internationalcommunityStaniland makes great points throughout the piece, especially when he looks at the so-called liberal international order from the perspective of people in the Middle East and Asia. The same would be true if he were to look at it from Africa. The Continent’s Mobutus, Bongos, and Biyas have always been loyal water-carriers for the “liberal international order”, which existed primarily to advance the interests of the “international community” as seen in the image above. For this reason, keen observers from countries not considered to be part of the “international community” have repeatedly argued that the current U.S. administration merely presents a congruence of American rhetoric and action on the global stage. For better or worse, the mystique is dead. Western Ambassadors can no longer claim the moral high ground to give lectures on democracy, human rights, and good governance while also facilitating corrupt contracts for natural resources and security assistance to dictators.

Read the whole thing here.

On Charles de Gaulle’s Legacy

This is from Ferdinand Mount’s review of A Certain Idea of France: The Life of Charles de Gaulle, by Julian Jackson:

De Gaulle’s coup of 13 May 1958 was equated by many, including de Gaulle himself, with Napoleon’s 18 Brumaire, and led to intensified misery for huge numbers of people. By encouraging the pieds noirs with his famous words ‘je vous ai compris,’ the war was prolonged for another four years and led to such horrific bloodshed that there could be no question of the settlers and the Muslims living side by side after independence. De Gaulle not only betrayed the whites who had brought him to power, he did nothing to help them when they decamped en masse to the mainland, bedraggled and destitute. Nor did he ‘raise a little finger’ to help the harkis – the Algerians who had fought loyally for France and who were murdered in their thousands after independence. These horrors are recounted more fully in Alistair Horne’s unforgettable A Savage War of Peace, but Jackson certainly does not underplay them. The creepy Foccart remained with de Gaulle to the end, as his adviser on Africa, wheeling in assorted francophone tyrants to be flattered by his master, who still had a cloudy vision of la gloire continuing to permeate sub-Saharan Africa. Some of the worst brutes – such as Bongo père et fils of Gabon and Bokassa of the Central African Republic – continued to enjoy French patronage. So much for de Gaulle the decoloniser.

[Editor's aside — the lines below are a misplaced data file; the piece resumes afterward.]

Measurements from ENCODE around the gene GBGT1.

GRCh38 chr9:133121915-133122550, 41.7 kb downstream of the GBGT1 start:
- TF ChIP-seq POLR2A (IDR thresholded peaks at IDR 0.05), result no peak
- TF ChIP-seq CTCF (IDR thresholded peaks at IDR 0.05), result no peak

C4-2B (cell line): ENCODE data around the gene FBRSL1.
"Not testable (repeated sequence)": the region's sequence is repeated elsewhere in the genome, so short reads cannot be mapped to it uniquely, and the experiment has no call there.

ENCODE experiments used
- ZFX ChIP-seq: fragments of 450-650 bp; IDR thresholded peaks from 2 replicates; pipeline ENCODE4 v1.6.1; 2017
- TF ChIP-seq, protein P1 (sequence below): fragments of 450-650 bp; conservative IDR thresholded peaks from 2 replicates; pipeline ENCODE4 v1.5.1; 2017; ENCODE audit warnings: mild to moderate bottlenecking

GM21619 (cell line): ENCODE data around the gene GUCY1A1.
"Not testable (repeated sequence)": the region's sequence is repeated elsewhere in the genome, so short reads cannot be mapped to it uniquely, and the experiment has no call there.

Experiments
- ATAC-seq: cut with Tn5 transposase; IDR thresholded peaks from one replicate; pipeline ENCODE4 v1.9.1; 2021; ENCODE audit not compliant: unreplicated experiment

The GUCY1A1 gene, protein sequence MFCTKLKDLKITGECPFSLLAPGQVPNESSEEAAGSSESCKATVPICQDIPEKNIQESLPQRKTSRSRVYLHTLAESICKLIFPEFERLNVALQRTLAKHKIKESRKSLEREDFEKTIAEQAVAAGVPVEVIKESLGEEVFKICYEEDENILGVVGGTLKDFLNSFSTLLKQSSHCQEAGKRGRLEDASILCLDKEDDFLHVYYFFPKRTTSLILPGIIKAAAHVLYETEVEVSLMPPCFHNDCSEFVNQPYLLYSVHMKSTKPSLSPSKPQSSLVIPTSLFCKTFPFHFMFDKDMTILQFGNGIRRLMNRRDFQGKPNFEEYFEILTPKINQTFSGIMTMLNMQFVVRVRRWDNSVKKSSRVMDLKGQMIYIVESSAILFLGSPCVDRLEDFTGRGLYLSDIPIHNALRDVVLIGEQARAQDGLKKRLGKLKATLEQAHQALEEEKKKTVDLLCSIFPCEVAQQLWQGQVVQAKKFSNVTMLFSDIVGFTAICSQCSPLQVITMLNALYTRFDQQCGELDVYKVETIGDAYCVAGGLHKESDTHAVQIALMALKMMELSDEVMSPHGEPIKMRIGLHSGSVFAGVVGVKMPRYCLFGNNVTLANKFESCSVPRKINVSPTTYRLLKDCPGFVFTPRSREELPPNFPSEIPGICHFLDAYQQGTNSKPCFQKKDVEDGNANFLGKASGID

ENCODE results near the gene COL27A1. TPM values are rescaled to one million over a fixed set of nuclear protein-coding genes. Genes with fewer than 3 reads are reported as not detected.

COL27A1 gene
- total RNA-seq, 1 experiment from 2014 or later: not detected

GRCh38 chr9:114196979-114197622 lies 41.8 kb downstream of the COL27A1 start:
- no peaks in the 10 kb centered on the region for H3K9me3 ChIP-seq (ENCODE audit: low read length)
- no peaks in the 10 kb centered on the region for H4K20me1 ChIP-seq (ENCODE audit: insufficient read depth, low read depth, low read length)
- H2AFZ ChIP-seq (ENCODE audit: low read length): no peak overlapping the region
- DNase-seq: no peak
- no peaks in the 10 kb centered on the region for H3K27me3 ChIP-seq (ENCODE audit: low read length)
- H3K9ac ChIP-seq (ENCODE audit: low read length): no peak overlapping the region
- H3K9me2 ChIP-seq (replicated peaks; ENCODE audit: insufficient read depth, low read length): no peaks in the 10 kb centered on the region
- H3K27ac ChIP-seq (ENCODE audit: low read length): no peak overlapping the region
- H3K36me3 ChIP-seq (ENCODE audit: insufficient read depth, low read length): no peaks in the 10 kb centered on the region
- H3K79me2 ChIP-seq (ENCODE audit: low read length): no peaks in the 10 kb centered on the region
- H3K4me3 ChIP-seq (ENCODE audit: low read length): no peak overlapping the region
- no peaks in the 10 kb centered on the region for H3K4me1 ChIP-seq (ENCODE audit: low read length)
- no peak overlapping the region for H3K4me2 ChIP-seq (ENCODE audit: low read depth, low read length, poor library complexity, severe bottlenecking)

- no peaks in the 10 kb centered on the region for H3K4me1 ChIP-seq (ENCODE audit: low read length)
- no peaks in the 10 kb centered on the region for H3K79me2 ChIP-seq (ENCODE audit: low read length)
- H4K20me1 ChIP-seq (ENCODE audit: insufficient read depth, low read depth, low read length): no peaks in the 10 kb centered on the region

Read the whole thing here.


Mamdani on the African University

Ugandan scholar Mahmood Mamdani has an excellent piece in the LRB on the African University. Here are excerpts:

On the state of affairs:

The African university today is still very much what it was from the start: a colonial project with a monolingual medium of instruction, framed in terms of a European ‘universalism’ from which a large majority of the colonised were excluded.

On language (channeling Ngugi wa Thiong’o — an idea that keeps growing on me with age…):


Makerere University

Is there an intellectual mode of reasoning we can describe as African, in the way Mazrui spoke of a ‘French’ or a ‘Western’ mode of reasoning? Not an ancestral or genetic mode, obviously, but one which weaves together a set of discourses communicated in a common language that presupposes – or suggests – an intellectual community with a long historical formation. Language is our first obstacle here. Most of those of us who have come out of colonialism speak more than one. The languages of colonialism are inevitably languages of science, scholarship and global affairs. Then there are the languages of colonised peoples – languages whose growth was truncated by colonialism. Our home languages remain folkloric, shut out of the world of science and learning, high culture, law and government. There are exceptions. In East Africa, Kiswahili is the language of popular interaction, culture, and official discourse, also the medium of primary and secondary schooling, but not of university education. At East African universities, it has the status of a foreign language, with departments of Kiswahili studies. It is not the bearer of a scientific or a universal philological tradition.

Finally, on decolonizing the university: